It helps to keep some questions in mind when deciding whether to apply. Everett suggests applicants consider their financial situation and whether there is room for additional debt in the budget. For individuals, that means thinking about whether they were keeping up with loans and other debt they already had. For business owners, Everett says, "They should ask themselves, 'Was my business profitable enough before the disaster to be able to comfortably handle the payments for this extra loan?' If the answer is no, then the owner should think twice about taking on this additional debt load."
Streamlined application process
For those reeling from a disaster, the thought of navigating through government red tape might be enough to scare them away from applying. Rivera says they likely will find the process less cumbersome than they may fear, because the SBA has made a big effort to streamline it. For instance, applicants don't need to supply some of the documentation banks normally request when someone seeks a loan. "With our internal processes and resources, we can get a lot of the information ourselves, such as IRS records to verify tax return information," says Rivera.
Jamie Graber of Merrick, New York applied for a disaster loan in 2012 after her family's home sustained major damage when Hurricane Sandy hit Long Island. "When I went to the FEMA help center, they advised me to apply for an SBA loan. The loan was meant to cover any gap between what it would cost to repair the hurricane damage and what FEMA would ultimately settle with us based on our flood insurance coverage."
Graber recalls the online application being "very straightforward and easy to complete." However, once the loan was approved, she had second thoughts. She liked the low interest rate -- under 2 percent--but was apprehensive about having a lien placed on her home. She also felt the monthly payment was more than she could afford. In the end, Graber decided to decline the loan and just waited for her flood insurance to pay her claim.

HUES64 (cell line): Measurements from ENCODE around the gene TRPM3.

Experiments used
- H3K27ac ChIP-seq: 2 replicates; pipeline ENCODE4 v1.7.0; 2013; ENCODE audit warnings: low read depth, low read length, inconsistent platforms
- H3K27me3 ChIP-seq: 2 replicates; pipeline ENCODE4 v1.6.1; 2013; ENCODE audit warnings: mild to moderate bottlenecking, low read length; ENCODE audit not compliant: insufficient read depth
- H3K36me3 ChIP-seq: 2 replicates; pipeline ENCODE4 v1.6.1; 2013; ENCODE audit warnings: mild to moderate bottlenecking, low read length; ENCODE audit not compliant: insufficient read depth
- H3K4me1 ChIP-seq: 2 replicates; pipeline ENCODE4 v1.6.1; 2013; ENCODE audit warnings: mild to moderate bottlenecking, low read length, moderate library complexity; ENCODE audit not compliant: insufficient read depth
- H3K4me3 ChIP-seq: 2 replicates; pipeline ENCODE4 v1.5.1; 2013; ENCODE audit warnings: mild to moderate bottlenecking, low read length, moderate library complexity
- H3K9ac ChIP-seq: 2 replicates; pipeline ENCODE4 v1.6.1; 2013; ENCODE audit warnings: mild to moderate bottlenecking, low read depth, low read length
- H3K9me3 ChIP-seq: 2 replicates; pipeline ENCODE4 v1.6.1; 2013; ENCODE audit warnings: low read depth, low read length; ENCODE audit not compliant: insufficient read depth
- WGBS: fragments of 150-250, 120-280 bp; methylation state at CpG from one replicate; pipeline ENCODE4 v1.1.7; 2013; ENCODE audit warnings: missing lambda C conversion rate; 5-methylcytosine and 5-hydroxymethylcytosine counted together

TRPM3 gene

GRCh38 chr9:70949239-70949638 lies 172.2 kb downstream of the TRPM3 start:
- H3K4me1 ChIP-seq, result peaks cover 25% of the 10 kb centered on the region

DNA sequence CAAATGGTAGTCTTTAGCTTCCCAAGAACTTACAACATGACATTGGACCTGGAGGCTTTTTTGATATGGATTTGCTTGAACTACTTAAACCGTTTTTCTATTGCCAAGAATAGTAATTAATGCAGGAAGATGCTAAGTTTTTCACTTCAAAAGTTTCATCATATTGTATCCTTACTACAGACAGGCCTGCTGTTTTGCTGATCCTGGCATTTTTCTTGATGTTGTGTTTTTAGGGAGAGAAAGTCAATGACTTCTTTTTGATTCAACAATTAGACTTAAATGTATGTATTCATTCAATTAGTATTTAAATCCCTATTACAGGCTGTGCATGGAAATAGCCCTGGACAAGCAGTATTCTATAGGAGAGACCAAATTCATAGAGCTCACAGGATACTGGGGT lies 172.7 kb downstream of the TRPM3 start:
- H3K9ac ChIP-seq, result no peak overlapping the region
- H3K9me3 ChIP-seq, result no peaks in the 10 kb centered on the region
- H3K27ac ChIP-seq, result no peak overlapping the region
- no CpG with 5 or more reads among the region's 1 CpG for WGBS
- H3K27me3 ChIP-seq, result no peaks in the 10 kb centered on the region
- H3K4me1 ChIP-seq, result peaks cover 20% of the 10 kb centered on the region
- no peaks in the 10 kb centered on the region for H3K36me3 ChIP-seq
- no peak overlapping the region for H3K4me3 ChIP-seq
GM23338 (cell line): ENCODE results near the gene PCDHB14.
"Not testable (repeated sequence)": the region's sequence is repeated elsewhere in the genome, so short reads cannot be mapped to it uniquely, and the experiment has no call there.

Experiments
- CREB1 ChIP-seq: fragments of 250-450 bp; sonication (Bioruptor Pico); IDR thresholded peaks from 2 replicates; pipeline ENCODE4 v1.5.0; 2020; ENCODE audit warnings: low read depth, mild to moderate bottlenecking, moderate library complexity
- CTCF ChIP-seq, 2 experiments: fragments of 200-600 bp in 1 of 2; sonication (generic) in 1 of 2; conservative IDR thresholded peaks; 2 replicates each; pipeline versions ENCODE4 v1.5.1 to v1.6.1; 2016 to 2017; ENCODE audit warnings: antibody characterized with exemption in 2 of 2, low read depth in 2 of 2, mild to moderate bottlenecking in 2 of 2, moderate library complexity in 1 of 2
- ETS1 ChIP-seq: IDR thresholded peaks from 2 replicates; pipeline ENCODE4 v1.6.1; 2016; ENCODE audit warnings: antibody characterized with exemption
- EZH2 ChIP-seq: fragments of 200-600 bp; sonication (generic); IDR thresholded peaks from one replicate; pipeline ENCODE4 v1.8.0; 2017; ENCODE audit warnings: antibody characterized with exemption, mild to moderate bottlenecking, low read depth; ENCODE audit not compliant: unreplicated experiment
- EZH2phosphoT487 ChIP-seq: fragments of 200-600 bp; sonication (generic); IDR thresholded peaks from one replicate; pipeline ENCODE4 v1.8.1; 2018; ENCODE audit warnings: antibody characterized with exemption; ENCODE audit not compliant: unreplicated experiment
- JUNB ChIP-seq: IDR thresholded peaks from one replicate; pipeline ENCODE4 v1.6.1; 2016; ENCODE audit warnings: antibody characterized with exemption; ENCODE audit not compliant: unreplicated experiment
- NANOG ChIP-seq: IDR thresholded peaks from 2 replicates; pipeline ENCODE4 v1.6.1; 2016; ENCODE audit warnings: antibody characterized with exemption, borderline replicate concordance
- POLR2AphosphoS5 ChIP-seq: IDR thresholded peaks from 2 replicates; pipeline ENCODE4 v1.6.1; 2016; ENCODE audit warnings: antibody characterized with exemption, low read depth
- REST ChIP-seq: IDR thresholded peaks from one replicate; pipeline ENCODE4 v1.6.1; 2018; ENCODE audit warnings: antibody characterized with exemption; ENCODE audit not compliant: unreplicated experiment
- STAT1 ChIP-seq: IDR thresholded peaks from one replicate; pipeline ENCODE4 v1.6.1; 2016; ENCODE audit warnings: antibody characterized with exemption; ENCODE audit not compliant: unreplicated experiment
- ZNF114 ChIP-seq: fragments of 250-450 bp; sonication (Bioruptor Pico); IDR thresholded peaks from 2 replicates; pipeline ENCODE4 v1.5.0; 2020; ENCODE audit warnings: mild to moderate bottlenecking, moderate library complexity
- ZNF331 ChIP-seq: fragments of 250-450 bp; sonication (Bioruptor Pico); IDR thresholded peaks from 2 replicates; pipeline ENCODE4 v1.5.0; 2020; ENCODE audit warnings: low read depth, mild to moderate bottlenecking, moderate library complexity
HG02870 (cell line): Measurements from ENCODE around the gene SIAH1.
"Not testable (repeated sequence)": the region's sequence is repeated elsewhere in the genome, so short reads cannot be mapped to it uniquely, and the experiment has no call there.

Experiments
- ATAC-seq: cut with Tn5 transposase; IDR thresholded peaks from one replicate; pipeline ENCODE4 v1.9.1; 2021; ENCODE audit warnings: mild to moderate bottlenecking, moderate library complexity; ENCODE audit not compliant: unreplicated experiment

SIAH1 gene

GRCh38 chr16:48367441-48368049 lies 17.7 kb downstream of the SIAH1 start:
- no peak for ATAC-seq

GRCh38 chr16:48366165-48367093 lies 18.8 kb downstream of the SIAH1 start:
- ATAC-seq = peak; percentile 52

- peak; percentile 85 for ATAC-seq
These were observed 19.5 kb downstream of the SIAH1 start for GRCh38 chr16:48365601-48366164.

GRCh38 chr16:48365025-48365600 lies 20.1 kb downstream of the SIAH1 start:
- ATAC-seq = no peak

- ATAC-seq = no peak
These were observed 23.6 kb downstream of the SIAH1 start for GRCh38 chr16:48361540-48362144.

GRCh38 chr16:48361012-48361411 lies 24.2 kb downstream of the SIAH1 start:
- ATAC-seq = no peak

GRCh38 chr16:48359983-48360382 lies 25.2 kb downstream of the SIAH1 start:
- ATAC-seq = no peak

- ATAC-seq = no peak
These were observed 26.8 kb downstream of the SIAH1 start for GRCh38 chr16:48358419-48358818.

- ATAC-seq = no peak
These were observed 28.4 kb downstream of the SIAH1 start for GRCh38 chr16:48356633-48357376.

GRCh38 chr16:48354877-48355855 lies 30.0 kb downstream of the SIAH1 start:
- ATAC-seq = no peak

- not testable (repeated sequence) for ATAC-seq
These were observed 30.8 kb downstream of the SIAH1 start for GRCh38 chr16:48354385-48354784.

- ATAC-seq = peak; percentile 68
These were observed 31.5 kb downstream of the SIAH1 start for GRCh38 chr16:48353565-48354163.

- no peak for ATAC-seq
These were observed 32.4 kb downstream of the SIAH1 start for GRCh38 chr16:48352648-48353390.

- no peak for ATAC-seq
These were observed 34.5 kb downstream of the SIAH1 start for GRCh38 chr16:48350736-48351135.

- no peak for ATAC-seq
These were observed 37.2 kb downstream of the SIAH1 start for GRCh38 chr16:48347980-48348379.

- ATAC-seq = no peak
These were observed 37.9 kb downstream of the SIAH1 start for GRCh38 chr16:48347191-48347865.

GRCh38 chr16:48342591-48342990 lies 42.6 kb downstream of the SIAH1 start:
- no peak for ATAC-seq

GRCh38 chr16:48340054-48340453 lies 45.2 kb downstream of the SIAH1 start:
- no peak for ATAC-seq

Rivera notes that demand for disaster loans tends to fluctuate with the weather. During hurricane season, for example, funds are sure to be in greater demand. "During peak times, we can get several thousand calls a day," he says.
Tips for applying
Ideally, you will never have a need for a disaster loan. But should you ever find yourself in that position, here's what you need to know.
Eligibility: You (or your business) must be located in a region that has been declared a disaster. This disaster declaration can be made on the federal level by the U.S. president or by an authorized regional agency.
Low-interest loans, with long terms (up to a maximum of 30 years).
Loans have a standard deferment period -- payments aren't scheduled to begin for five months, to help give borrowers time to prepare for the expense.
For physical damage loans of more than $25,000 in presidential declaration areas, and physical damage loans of more than $14,000 in agency declarations, borrowers are required to pledge available collateral (meaning a lien will be placed on the property). For economic injury disaster loans over $25,000, borrowers are required to pledge available collateral.
Four steps to apply
There is a four-step application process:
Step 1: Before a homeowner or renter can even apply, they need to get a FEMA ID number. You can get that by calling 800-621-3362.
Step 2: Fill out the application forms. You can download them from the SBA website, or get them by calling 800-659-2955 or emailing disastercustomerservice.sba.gov. You will need to sign a form to have the IRS release your tax information.
Step 3: Your property will be inspected, the loss verified and a loan processed.
Step 4: If approved, the loan funds will be disbursed.